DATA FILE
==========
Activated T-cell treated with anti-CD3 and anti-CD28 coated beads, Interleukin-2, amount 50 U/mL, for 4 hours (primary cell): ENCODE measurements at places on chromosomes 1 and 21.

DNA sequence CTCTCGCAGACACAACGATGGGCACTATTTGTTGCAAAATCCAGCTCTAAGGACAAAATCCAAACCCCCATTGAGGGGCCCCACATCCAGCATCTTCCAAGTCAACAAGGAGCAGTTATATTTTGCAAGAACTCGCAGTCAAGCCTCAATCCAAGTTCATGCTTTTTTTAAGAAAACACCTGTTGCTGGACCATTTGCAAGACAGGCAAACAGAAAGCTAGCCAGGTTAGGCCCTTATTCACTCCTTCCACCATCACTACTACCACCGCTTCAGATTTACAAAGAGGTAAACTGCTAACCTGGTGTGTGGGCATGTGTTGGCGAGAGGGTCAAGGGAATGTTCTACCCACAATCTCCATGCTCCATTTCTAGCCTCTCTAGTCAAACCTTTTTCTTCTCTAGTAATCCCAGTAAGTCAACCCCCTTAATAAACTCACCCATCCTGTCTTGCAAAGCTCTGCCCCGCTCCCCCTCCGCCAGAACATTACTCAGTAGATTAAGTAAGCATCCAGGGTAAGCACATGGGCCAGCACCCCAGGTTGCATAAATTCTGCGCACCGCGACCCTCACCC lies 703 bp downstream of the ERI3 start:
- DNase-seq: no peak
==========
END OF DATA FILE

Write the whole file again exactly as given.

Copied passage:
Activated T-cell treated with anti-CD3 and anti-CD28 coated beads, Interleukin-2, amount 50 U/mL, for 4 hours (primary cell): ENCODE measurements at places on chromosomes 1 and 21.

DNA sequence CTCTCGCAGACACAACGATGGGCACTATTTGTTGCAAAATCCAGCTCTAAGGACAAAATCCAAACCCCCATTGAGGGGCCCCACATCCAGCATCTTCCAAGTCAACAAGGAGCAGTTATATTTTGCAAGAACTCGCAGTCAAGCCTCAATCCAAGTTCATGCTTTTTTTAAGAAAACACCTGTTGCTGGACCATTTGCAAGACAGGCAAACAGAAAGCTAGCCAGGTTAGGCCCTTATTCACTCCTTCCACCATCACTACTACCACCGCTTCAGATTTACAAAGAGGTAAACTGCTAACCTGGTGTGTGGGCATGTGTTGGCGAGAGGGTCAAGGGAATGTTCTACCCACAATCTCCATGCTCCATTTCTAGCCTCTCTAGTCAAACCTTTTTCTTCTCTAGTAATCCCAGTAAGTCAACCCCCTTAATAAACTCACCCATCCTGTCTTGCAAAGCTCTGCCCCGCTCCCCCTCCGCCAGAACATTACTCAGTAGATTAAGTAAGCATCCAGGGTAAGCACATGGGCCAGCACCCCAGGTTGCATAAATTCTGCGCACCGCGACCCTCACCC lies 703 bp downstream of the ERI3 start:
- DNase-seq: no peak